So over the past 6 months my baking habits have altered in two ways…
1. When I used to bake, this usually meant reading the instructions whilst a stronger person, (flat mate or boyfriend) did the mixing and me stepping in when they were doing it wrong, exuding some kind of baking superiority because I have been doing it since I was a child and this superiority is expected of ladies (this is sexist I know and I am hugely against gender stereotypes but sometimes you need an excuse to get on a high horse).
Now times are changing as my boyfriend has taken an interest in baking and is soon to bypass me in the race for the baking crown. He has realised he can read the cook book himself as opposed to having me mumbling the instructions through a mouthful of glacé cherries. He has made a number of delicious creations and my role has evolved into more of a ‘cake consultant’ rather than hands on ‘pie project manager’.
2. By association to said boyfriend, I now have access to a Kitchen Aid. It is both beautiful and powerful and does its job excellently- a like to think of it as the Boudicca of the kitchen.
It’s not until you use one you really get how absolutely flipping brilliant they are. I’d always lusted after them, in their candy shades, as they lingered in the back ground of Masterchef, Great British Bake Off and Saturday Kitchen.
Hand mixing is obsolete now, I am planing a mass bonfire of all the wooden spoons.
The festive period is usually one of increased baking activity, but this year I’ve only attempted one treat- cake pops.
WHAT THE HECK?
Who would have expected me to give in and try and make these little bitesize delights, with their colourful designs, propped casually in a kilner jar tipped off with a vintage ribbon?!
Oh wait, I write a craft blog and play ukulele and go to anything as long as it’s pop up and love earl grey tea and quinoa- what a bloody huge surprise. I gave in and got on the bandwagon.
However there is only one event that would drive me to this- Katie Lamborn’s Tiny Christmas Food Party. This one of my favourite events of the festive calendar, where as hinted at in the title, we only eat the tiny festive canapés from M&S and wear Christmas jumpers and drink Bucks Fizz.
I read a number of online tutorials about cakes pops- some are just tiny spherical cakes baked in a special mould, some are a cookie dough-brownie hybrid but the majority of people made theirs from a smushed cake cement made from cake and icing.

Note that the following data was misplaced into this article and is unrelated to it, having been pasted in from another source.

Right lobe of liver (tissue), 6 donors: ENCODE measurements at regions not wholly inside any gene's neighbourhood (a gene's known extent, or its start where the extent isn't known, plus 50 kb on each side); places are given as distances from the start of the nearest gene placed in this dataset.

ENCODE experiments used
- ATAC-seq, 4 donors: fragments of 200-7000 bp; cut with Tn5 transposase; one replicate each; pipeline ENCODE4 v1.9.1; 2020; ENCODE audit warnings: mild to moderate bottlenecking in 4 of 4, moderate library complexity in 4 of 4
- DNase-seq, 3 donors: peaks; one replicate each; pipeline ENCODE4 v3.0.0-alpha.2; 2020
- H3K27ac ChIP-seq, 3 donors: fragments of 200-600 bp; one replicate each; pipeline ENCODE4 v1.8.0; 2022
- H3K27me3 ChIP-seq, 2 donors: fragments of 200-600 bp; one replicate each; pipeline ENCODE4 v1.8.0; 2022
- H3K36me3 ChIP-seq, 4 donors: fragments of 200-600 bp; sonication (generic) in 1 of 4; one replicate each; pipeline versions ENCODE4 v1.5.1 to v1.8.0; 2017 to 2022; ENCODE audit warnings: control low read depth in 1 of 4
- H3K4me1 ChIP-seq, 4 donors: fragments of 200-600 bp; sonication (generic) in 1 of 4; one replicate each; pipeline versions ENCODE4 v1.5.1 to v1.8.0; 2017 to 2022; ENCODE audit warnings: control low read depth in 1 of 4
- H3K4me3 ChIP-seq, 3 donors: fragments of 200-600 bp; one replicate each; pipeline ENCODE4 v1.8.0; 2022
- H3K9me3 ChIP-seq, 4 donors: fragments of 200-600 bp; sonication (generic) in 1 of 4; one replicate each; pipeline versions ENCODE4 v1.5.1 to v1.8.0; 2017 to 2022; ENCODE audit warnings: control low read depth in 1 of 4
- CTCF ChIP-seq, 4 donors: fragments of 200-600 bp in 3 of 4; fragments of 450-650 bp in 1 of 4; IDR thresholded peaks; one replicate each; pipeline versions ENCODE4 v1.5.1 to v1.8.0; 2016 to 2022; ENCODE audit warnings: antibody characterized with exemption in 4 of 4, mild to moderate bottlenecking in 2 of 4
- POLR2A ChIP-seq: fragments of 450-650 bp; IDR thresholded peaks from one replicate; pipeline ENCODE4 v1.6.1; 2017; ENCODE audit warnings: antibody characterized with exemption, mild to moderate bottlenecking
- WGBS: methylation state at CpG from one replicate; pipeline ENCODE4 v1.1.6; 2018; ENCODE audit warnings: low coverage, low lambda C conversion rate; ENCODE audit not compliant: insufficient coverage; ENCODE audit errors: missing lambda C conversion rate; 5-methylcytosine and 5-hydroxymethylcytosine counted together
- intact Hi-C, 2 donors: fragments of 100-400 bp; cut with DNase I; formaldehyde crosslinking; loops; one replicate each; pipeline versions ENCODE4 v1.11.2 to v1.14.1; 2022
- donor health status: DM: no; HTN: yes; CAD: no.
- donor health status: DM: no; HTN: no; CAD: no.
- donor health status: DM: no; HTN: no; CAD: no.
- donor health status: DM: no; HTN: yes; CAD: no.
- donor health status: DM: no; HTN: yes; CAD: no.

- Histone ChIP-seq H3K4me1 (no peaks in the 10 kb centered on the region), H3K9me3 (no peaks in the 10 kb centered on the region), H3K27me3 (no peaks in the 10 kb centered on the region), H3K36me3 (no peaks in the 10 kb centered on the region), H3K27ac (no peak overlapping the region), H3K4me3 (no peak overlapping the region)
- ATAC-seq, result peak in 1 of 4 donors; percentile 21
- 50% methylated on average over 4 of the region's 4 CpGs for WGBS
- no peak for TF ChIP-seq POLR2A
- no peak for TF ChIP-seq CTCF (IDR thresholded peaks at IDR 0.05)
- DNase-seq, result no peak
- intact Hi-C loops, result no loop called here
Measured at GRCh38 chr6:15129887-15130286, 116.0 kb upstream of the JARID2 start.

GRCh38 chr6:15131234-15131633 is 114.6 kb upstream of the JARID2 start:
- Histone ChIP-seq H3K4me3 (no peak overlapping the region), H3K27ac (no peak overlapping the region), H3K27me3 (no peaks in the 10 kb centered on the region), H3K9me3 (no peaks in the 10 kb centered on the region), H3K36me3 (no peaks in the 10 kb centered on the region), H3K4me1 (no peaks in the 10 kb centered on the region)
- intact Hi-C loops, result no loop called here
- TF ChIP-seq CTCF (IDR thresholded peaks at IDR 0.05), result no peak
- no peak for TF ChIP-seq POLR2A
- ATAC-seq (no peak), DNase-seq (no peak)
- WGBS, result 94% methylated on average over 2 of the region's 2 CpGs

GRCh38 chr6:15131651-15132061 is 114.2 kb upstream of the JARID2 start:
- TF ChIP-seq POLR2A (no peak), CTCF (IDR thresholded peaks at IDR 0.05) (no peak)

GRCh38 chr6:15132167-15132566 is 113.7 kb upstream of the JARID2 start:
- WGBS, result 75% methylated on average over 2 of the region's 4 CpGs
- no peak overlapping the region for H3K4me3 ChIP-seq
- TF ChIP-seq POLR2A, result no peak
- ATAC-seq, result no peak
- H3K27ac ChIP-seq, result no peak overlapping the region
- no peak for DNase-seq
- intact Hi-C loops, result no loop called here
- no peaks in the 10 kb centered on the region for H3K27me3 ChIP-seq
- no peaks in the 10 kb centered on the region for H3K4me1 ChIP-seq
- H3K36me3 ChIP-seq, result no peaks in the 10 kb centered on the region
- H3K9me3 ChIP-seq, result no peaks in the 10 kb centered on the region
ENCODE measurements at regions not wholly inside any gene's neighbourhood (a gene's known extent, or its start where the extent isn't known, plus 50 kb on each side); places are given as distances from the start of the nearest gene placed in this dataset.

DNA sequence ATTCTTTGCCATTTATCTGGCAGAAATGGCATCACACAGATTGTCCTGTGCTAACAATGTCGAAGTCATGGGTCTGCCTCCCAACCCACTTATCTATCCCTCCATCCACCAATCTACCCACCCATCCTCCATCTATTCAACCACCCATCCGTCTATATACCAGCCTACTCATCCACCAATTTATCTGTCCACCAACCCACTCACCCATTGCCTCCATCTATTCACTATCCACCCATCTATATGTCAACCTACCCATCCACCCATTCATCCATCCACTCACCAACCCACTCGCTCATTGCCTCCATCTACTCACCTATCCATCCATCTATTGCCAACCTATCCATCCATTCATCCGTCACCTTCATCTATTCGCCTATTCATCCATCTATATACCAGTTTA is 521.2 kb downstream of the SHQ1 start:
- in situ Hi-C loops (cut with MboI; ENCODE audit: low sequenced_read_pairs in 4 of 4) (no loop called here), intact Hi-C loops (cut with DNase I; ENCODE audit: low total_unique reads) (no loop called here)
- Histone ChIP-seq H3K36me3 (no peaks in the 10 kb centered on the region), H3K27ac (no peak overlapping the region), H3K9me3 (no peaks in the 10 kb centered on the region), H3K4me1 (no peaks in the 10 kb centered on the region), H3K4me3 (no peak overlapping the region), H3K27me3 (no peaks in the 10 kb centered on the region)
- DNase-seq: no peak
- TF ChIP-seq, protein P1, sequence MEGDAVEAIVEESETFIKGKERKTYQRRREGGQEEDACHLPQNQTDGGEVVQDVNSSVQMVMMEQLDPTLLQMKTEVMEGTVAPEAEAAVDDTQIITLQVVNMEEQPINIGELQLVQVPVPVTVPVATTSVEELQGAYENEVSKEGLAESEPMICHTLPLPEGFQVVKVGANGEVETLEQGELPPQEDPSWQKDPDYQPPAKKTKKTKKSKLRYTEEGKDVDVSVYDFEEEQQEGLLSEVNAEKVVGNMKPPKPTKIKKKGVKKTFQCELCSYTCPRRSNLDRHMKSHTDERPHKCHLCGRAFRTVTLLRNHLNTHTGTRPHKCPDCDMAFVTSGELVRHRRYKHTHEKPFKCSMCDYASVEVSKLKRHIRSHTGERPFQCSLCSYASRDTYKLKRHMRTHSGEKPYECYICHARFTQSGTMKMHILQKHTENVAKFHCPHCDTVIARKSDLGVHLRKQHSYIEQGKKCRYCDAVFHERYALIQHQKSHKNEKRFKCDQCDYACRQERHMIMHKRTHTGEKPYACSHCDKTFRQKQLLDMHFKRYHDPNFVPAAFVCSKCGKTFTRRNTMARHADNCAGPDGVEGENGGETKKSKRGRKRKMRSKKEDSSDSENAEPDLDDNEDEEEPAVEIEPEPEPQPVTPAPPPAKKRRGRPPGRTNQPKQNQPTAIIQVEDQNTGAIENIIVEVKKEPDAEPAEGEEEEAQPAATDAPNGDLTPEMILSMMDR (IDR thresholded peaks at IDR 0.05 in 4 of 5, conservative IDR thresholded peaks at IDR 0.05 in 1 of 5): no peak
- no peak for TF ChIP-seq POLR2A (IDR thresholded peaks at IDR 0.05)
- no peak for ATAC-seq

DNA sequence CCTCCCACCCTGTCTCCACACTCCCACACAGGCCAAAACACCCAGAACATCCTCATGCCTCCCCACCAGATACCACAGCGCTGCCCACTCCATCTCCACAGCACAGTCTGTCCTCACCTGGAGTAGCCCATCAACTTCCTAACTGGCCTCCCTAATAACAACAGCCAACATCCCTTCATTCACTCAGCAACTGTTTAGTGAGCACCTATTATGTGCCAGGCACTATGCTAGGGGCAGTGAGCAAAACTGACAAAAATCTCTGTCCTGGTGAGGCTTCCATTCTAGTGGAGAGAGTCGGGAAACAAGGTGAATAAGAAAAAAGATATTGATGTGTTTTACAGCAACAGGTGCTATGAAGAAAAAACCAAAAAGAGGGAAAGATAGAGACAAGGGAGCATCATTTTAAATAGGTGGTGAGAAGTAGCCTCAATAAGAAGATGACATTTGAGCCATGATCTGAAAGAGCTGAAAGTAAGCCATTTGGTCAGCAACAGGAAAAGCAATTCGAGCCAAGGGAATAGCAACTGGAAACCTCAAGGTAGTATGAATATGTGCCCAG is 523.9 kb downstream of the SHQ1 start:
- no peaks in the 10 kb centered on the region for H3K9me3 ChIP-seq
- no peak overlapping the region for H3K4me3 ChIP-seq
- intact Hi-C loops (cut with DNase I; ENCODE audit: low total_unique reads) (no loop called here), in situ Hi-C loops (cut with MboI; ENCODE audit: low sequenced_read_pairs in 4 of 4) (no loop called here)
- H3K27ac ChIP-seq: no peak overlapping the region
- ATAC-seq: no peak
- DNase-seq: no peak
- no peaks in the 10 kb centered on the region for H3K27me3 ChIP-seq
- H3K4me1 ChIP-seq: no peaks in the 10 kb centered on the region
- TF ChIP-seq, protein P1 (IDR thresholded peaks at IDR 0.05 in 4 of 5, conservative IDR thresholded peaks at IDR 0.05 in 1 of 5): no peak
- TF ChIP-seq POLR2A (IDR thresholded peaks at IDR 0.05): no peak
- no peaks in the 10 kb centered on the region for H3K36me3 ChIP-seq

For my base cake I used a very old chocolate cake recipe that I have committed to memory from my youth. I thought if I was just gonna mush it up then there was no need for anything too glamourous
4oz Caster Sugar
4oz unsalted butter
4oz self raising flour
1oz coco powder
a dribble of whole milk
Cream the butter and sugar, add the eggs and then fold in the flour and coco.
Add the milk by eye, just as much as you think you need to loosen it up a little. Bake for approx 35mins at 200c.
Once the cake has cooled smush it all up. To make your mouldable dough, mix in some buttercream, again this is a ‘by eye’ task, til it looks like it’ll all stick together. The roll into ping pong sized balls. As you will see at this stage they resemble an Ikea swedish meatball.
To make cake a cake pop you need sticks, I got mine from my personal sponsor, eBay.
Melt some chocolate, dip your stick in the chocolate and then push the sticks into your balls.
Pop the whole lot into the fridge for about an hour.
Once set, melt some more chocolate and dip the balls in, then plonk into some sprinkles for good measure.
To let the chocolate harden you need some kind of presentation vessel- other bloggers recommended florists oasis or polystyrene (if you can handle the spine chilling squeak).
I used an upturned box with holes poked in it, so the pops could dry upright. I later covered this in wrapping paper for a kind of presentation plinth.
There you go- easy business.
Now back to my cake pop gripes.
-By mixing cake with icing, then covering it in chocolate and sprinkles, what you end up with is a very very sweet treat not to mention you’ve condensed it by rolling it in a ball they can be very dense and heavy.
– the end texture is a little strange, a bit grainy, a bit stodgy, kind of a brownie gone wrong. I have to admit I have never bought a cake pop so didn’t really have anything to compare it to.
– from the cake pop pictures I had seen on the web, they all looked beautiful in all their colour coordinated glory. My pops however looked like they had been in a fight, or on a particularly booze bender. In retrospect I would either apply the sprinkles by hand, or wait until the chocolate has become slightly tacky.
– maybe it is a trial and error process. The master baker boyfriend also made some the following day, but his had a lighter base cake and a glossy coating made from Marshmallow Fluff and he had the same reservations. In the end both batches were eaten and people said they were tasty.
I’m not sure if I’d make cake pops again or if I were I might just make the teeniest of cupcakes and shove it on a stick.